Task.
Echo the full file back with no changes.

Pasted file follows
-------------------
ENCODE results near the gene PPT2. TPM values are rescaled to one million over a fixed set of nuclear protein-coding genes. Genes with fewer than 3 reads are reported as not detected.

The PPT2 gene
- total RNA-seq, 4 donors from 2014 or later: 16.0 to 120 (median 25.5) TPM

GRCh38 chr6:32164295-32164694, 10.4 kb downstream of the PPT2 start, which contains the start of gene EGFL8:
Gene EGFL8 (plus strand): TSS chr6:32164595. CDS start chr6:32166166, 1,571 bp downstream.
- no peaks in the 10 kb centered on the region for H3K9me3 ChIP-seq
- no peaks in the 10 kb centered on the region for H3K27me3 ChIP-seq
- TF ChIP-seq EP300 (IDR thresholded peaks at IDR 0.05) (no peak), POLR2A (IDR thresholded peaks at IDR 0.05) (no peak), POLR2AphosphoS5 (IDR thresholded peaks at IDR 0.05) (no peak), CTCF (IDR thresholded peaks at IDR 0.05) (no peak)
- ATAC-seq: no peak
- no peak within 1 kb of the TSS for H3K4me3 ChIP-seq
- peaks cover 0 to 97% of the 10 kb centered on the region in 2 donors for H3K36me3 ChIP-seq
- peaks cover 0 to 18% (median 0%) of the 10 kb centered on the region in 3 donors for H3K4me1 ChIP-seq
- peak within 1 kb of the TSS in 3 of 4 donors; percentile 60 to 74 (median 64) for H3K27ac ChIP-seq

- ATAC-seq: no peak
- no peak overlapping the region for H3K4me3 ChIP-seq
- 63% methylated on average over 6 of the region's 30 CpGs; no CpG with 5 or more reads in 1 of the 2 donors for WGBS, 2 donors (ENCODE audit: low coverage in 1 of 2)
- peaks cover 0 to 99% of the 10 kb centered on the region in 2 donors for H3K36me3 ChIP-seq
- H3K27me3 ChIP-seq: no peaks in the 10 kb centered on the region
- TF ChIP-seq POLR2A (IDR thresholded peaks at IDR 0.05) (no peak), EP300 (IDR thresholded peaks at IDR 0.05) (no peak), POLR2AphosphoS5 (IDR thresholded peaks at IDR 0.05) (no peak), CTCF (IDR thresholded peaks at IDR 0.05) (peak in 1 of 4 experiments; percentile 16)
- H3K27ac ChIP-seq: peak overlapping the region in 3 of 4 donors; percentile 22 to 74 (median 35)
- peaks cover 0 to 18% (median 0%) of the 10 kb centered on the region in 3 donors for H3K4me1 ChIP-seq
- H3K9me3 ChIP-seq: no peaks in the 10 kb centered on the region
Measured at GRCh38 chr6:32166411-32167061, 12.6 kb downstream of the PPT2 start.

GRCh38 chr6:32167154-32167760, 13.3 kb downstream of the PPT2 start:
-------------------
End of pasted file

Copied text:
ENCODE results near the gene PPT2. TPM values are rescaled to one million over a fixed set of nuclear protein-coding genes. Genes with fewer than 3 reads are reported as not detected.

The PPT2 gene
- total RNA-seq, 4 donors from 2014 or later: 16.0 to 120 (median 25.5) TPM

GRCh38 chr6:32164295-32164694, 10.4 kb downstream of the PPT2 start, which contains the start of gene EGFL8:
Gene EGFL8 (plus strand): TSS chr6:32164595. CDS start chr6:32166166, 1,571 bp downstream.
- no peaks in the 10 kb centered on the region for H3K9me3 ChIP-seq
- no peaks in the 10 kb centered on the region for H3K27me3 ChIP-seq
- TF ChIP-seq EP300 (IDR thresholded peaks at IDR 0.05) (no peak), POLR2A (IDR thresholded peaks at IDR 0.05) (no peak), POLR2AphosphoS5 (IDR thresholded peaks at IDR 0.05) (no peak), CTCF (IDR thresholded peaks at IDR 0.05) (no peak)
- ATAC-seq: no peak
- no peak within 1 kb of the TSS for H3K4me3 ChIP-seq
- peaks cover 0 to 97% of the 10 kb centered on the region in 2 donors for H3K36me3 ChIP-seq
- peaks cover 0 to 18% (median 0%) of the 10 kb centered on the region in 3 donors for H3K4me1 ChIP-seq
- peak within 1 kb of the TSS in 3 of 4 donors; percentile 60 to 74 (median 64) for H3K27ac ChIP-seq

- ATAC-seq: no peak
- no peak overlapping the region for H3K4me3 ChIP-seq
- 63% methylated on average over 6 of the region's 30 CpGs; no CpG with 5 or more reads in 1 of the 2 donors for WGBS, 2 donors (ENCODE audit: low coverage in 1 of 2)
- peaks cover 0 to 99% of the 10 kb centered on the region in 2 donors for H3K36me3 ChIP-seq
- H3K27me3 ChIP-seq: no peaks in the 10 kb centered on the region
- TF ChIP-seq POLR2A (IDR thresholded peaks at IDR 0.05) (no peak), EP300 (IDR thresholded peaks at IDR 0.05) (no peak), POLR2AphosphoS5 (IDR thresholded peaks at IDR 0.05) (no peak), CTCF (IDR thresholded peaks at IDR 0.05) (peak in 1 of 4 experiments; percentile 16)
- H3K27ac ChIP-seq: peak overlapping the region in 3 of 4 donors; percentile 22 to 74 (median 35)
- peaks cover 0 to 18% (median 0%) of the 10 kb centered on the region in 3 donors for H3K4me1 ChIP-seq
- H3K9me3 ChIP-seq: no peaks in the 10 kb centered on the region
Measured at GRCh38 chr6:32166411-32167061, 12.6 kb downstream of the PPT2 start.

GRCh38 chr6:32167154-32167760, 13.3 kb downstream of the PPT2 start: